Duplicacy chunks are immutable = I can use an immutable target storage? (where files can't be changed once uploaded)?


#1

Wasabi has a “Compliance Mode” option for buckets, description below:

“Compliance mode prevents the deletion of any objects and provides additional information to prove that the original data is not modified since the time it was stored. Data is immutable for the length of the specified retention time.”

I’ve also setup my SFTP targets with a username which doesn’t have permission to delete/modify files.

Things look to be going ok so far. I’ve done a few smaller tests and they completed without issue. I was then able to restore without any errors.

I’m still on my initial backup for my main dataset which I’ve had to restart a few times, but over 2TB have been uploaded and I expect it to eventually complete successfully. The SFTP backup had trouble starting up initially, as it couldn’t delete a config temp file it created, so I relaxed the permissions until things got started then set them back without any further errors.

Is this expected to work, or does Duplicacy have a need to delete/modify existing files outside of pruning?


#2

I am looking at doing the same thing. Just started testing over the last few days and when uploading a second repository from a second machine got a compliance-related error:

So perhaps it won’t work…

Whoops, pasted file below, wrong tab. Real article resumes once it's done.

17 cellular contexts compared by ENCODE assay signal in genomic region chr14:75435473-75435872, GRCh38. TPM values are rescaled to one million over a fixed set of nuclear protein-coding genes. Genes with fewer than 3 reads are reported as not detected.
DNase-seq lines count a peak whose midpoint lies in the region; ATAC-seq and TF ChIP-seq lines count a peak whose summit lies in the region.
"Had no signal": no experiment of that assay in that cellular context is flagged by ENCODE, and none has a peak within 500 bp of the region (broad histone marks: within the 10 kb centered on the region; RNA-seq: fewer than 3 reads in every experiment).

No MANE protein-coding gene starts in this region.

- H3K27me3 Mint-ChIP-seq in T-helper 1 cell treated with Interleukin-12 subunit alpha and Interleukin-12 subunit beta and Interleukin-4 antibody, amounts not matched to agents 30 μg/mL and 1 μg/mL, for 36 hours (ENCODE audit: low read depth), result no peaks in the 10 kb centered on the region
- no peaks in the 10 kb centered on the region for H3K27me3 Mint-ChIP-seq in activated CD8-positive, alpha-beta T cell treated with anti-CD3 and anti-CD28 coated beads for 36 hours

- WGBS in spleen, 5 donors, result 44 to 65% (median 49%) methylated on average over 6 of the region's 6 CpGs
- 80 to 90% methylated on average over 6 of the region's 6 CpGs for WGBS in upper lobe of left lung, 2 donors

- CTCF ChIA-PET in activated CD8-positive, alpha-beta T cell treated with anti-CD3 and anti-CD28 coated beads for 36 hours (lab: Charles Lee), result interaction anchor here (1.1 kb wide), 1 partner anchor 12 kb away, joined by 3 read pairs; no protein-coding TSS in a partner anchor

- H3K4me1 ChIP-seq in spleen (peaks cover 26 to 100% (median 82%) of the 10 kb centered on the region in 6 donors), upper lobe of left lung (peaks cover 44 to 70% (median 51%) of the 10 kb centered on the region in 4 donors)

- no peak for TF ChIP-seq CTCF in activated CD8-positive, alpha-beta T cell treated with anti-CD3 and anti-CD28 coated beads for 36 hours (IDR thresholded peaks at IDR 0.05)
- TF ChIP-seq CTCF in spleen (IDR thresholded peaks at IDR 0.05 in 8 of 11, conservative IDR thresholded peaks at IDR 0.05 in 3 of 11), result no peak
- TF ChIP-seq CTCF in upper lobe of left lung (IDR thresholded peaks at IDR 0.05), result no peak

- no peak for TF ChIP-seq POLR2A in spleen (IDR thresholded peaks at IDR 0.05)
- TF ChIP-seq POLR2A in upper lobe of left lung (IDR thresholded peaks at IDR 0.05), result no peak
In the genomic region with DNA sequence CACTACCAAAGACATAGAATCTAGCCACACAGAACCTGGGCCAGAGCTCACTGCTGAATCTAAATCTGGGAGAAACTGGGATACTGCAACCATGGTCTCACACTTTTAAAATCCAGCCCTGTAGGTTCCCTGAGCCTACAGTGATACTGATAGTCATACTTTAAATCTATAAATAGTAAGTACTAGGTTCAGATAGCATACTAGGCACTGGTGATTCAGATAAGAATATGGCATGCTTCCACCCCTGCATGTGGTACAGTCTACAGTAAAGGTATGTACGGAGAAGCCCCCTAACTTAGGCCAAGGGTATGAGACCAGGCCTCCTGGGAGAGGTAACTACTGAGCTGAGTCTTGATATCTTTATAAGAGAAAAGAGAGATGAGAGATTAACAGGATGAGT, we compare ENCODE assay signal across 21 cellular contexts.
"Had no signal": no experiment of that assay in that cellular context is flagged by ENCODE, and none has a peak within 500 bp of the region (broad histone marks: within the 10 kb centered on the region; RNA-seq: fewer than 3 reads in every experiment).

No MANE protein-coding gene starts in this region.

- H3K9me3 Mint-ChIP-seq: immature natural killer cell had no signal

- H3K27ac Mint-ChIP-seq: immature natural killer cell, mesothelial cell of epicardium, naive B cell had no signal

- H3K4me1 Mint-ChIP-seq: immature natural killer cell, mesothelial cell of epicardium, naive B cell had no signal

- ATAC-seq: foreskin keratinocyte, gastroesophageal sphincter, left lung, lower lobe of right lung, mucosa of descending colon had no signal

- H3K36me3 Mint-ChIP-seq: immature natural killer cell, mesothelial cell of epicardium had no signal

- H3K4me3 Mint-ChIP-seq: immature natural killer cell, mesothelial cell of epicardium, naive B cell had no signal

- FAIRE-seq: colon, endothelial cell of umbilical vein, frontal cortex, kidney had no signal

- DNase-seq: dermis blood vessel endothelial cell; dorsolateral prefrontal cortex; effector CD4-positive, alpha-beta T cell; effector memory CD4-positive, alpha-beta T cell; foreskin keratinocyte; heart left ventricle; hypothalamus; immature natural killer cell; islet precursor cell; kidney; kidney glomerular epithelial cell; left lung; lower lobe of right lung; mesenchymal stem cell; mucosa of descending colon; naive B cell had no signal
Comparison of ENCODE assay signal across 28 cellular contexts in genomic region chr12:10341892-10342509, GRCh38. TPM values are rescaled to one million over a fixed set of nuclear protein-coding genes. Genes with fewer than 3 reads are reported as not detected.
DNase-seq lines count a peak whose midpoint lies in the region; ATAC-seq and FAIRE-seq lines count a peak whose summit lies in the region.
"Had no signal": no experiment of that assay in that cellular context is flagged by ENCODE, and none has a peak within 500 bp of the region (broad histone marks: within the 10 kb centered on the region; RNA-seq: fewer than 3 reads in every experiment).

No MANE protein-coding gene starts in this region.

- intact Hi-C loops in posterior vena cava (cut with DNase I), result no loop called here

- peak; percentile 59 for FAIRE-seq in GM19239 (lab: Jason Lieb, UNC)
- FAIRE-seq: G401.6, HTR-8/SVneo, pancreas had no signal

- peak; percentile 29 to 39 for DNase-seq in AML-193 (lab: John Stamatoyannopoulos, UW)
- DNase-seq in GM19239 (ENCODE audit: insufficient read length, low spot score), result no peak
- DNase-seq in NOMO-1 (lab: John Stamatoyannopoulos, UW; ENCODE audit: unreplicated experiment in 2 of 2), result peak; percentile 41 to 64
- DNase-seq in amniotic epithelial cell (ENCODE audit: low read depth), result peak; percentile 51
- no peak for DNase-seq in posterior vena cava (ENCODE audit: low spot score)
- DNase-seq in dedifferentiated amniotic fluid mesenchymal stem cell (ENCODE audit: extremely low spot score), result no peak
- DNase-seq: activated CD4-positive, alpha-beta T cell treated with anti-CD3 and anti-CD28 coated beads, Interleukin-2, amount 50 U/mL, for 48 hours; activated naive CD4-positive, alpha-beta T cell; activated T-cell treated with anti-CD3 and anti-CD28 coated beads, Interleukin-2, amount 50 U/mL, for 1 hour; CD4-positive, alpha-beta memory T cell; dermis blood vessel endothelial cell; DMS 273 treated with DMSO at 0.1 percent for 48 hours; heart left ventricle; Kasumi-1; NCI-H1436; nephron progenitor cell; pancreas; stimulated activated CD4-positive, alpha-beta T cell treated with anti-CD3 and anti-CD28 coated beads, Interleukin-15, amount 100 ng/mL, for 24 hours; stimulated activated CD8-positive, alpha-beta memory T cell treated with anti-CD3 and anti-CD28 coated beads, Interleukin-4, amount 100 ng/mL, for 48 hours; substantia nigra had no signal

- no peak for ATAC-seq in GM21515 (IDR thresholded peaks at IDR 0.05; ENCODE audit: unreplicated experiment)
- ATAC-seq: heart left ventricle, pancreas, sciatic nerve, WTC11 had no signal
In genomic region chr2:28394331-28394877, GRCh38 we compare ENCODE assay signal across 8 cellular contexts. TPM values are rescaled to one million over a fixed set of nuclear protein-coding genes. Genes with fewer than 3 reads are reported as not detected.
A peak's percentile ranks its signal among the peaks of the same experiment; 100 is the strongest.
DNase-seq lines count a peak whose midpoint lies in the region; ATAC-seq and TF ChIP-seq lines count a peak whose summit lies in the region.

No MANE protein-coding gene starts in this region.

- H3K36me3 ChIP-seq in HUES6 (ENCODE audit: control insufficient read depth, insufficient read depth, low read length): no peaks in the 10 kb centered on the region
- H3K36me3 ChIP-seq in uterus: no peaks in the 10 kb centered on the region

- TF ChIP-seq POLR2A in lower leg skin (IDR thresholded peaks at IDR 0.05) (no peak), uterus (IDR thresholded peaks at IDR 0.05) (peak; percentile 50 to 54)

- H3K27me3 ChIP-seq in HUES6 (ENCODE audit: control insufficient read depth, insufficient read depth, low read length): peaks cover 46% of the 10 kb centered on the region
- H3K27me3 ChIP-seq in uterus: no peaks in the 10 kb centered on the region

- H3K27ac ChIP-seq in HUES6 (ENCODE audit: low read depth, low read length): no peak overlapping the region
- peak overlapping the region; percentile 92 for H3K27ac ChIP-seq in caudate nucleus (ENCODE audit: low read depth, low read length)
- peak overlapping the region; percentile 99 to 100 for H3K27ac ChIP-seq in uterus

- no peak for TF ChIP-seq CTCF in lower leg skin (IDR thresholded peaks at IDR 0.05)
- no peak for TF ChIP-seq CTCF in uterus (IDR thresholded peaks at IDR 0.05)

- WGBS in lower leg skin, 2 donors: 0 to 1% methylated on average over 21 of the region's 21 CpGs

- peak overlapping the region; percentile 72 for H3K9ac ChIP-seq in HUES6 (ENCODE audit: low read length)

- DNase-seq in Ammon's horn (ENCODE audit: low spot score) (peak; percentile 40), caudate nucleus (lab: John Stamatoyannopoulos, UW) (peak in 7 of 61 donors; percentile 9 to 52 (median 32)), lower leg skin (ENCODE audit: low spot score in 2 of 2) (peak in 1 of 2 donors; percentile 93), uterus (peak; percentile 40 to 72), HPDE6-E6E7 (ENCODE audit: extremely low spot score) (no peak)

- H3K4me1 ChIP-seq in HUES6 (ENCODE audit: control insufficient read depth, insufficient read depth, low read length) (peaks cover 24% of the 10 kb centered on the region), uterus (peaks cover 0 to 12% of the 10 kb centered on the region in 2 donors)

EDIT:

However resumes fine when I restart the backup…


#3

Just guessing here: during fossil collection/retrieval chunks are renamed; some backends do not support rename operation, so Copy/delete is used instead. That could be failing.

That said, in my opinion using immutable storage with backup is not worth the trouble. A lot of space will end up being wasted, and if you need redundancy - just replicate that backup store to another destination.


#4

My understanding is only partial, but as I am not doing any pruning I would assume there are no fossils?

As for the immutable storage, my reasoning is that it would prevent a malicious actor with access to my laptop (and therefore the API keys perhaps) from deleting the cloud storage. Replicating to another (online, at least) destination I don’t think would solve that. And I am lazy with the offline backups. :slight_smile:

As I don’t have of a ton of data I’m fine with enforcing 1 year retention or something like that.


#5

My thoughts as well. Once I can confirm it’s setup well, I plan on hitting the “Lock Compliance Mode” button. That way I won’t be able to turn off Compliance Mode without calling Wasabi’s Support team. It’s still not as good as physical offline backups, as some social engineering can still trick Support into unlocking it, but it’s the best security option I’ve seen from any cloud provider.

My backups/restores are working fine so far. I haven’t tested adding a second repository, but I’m happy to hear you got it working!


#6

Wasabi’s Compliance mode, along with my ideal SFTP settings, would prohibit renaming operations anyway. The way I understand it, no space would be wasted with Compliance mode if you already planned on disabling pruning.


#7